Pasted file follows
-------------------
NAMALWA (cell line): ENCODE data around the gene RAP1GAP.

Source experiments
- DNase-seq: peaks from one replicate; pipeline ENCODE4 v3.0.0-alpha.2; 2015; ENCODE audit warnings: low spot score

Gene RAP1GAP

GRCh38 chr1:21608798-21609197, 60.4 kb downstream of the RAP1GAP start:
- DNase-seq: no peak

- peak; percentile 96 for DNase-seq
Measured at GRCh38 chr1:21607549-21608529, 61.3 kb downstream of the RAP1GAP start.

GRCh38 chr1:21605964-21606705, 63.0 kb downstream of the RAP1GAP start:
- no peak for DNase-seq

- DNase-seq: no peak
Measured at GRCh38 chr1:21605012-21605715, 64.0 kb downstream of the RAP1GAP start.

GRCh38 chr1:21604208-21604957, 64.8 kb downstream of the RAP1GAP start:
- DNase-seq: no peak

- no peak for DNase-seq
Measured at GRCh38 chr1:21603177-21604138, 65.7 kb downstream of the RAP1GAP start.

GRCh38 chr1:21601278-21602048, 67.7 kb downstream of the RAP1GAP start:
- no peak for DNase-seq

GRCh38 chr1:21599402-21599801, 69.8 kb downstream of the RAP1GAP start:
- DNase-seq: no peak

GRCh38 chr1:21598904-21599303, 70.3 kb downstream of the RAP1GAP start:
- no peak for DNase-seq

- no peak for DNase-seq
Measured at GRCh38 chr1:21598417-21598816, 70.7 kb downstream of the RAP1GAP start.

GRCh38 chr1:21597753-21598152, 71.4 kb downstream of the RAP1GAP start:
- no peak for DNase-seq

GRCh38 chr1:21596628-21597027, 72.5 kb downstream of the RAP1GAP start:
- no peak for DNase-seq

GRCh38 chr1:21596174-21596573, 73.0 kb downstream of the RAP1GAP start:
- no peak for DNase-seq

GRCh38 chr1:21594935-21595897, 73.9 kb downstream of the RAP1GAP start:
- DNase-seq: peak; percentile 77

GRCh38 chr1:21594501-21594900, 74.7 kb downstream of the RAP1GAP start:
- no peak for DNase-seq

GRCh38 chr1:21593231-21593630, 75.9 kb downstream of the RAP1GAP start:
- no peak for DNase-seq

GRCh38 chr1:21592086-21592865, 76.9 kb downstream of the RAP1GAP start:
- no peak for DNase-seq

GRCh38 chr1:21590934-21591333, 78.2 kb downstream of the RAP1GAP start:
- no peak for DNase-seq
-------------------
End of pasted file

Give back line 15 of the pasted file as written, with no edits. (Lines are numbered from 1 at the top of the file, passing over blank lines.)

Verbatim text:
- no peak for DNase-seq